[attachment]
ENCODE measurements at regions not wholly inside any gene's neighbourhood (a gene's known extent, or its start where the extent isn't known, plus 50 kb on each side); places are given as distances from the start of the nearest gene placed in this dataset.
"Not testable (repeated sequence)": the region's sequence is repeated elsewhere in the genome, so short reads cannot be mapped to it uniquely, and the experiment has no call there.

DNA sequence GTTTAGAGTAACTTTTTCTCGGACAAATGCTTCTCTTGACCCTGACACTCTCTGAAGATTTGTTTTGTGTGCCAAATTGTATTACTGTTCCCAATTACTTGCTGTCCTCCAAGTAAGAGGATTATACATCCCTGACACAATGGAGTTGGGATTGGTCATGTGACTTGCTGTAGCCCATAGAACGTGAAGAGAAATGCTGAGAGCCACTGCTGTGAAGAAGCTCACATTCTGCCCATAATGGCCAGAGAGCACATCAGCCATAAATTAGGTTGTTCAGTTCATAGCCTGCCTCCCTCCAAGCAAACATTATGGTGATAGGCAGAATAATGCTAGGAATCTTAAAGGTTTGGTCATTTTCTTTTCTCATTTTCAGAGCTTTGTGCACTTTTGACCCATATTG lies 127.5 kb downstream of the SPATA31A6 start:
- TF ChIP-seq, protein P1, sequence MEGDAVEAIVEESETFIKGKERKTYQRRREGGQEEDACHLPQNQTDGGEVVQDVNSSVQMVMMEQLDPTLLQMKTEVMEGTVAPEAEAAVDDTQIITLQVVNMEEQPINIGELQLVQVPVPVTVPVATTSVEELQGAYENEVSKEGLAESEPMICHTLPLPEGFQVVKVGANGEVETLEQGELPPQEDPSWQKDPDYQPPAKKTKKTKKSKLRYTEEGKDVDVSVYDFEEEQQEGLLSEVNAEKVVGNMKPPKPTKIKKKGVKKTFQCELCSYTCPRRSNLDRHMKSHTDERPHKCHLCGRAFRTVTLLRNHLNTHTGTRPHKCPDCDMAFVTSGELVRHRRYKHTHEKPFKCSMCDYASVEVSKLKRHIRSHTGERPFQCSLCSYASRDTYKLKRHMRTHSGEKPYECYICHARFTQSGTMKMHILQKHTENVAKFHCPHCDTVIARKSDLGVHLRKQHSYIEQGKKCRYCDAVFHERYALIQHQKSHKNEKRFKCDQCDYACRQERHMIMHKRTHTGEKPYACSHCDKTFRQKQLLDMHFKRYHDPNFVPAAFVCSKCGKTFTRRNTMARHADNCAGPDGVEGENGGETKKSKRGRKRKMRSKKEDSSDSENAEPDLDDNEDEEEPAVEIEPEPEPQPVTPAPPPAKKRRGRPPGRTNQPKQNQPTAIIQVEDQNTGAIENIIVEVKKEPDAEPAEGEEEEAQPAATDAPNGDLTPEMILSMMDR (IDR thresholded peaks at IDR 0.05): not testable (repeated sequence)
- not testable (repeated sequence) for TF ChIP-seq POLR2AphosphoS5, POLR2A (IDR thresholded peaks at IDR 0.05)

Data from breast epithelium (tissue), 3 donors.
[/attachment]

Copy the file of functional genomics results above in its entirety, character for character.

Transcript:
ENCODE measurements at regions not wholly inside any gene's neighbourhood (a gene's known extent, or its start where the extent isn't known, plus 50 kb on each side); places are given as distances from the start of the nearest gene placed in this dataset.
"Not testable (repeated sequence)": the region's sequence is repeated elsewhere in the genome, so short reads cannot be mapped to it uniquely, and the experiment has no call there.

DNA sequence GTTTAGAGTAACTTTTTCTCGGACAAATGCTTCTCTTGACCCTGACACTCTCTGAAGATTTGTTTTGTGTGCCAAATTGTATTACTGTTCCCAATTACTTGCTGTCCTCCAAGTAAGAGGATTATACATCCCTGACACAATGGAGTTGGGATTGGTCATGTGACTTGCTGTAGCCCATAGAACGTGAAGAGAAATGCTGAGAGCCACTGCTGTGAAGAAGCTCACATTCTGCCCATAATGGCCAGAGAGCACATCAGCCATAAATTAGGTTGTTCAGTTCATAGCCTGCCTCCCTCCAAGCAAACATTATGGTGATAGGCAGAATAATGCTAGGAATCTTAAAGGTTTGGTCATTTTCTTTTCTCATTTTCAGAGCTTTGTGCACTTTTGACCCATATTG lies 127.5 kb downstream of the SPATA31A6 start:
- TF ChIP-seq, protein P1, sequence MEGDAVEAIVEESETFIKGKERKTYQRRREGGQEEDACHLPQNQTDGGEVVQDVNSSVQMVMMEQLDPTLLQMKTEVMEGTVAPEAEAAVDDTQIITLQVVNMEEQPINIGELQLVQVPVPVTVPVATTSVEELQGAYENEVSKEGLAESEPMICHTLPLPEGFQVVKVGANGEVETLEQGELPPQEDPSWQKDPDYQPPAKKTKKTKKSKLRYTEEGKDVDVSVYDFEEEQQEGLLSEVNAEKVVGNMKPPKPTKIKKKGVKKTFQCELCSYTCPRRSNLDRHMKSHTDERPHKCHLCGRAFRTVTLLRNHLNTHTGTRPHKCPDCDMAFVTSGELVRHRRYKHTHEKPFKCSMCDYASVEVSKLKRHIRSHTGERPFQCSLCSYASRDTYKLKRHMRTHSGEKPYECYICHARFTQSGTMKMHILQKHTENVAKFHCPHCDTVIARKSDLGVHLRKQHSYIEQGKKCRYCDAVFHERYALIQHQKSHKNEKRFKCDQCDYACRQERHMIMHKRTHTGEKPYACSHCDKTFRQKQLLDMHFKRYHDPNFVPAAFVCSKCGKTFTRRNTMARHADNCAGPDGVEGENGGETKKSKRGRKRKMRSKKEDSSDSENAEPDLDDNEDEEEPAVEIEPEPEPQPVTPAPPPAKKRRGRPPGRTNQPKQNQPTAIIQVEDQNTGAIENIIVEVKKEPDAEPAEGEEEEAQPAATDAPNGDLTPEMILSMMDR (IDR thresholded peaks at IDR 0.05): not testable (repeated sequence)
- not testable (repeated sequence) for TF ChIP-seq POLR2AphosphoS5, POLR2A (IDR thresholded peaks at IDR 0.05)

Data from breast epithelium (tissue), 3 donors.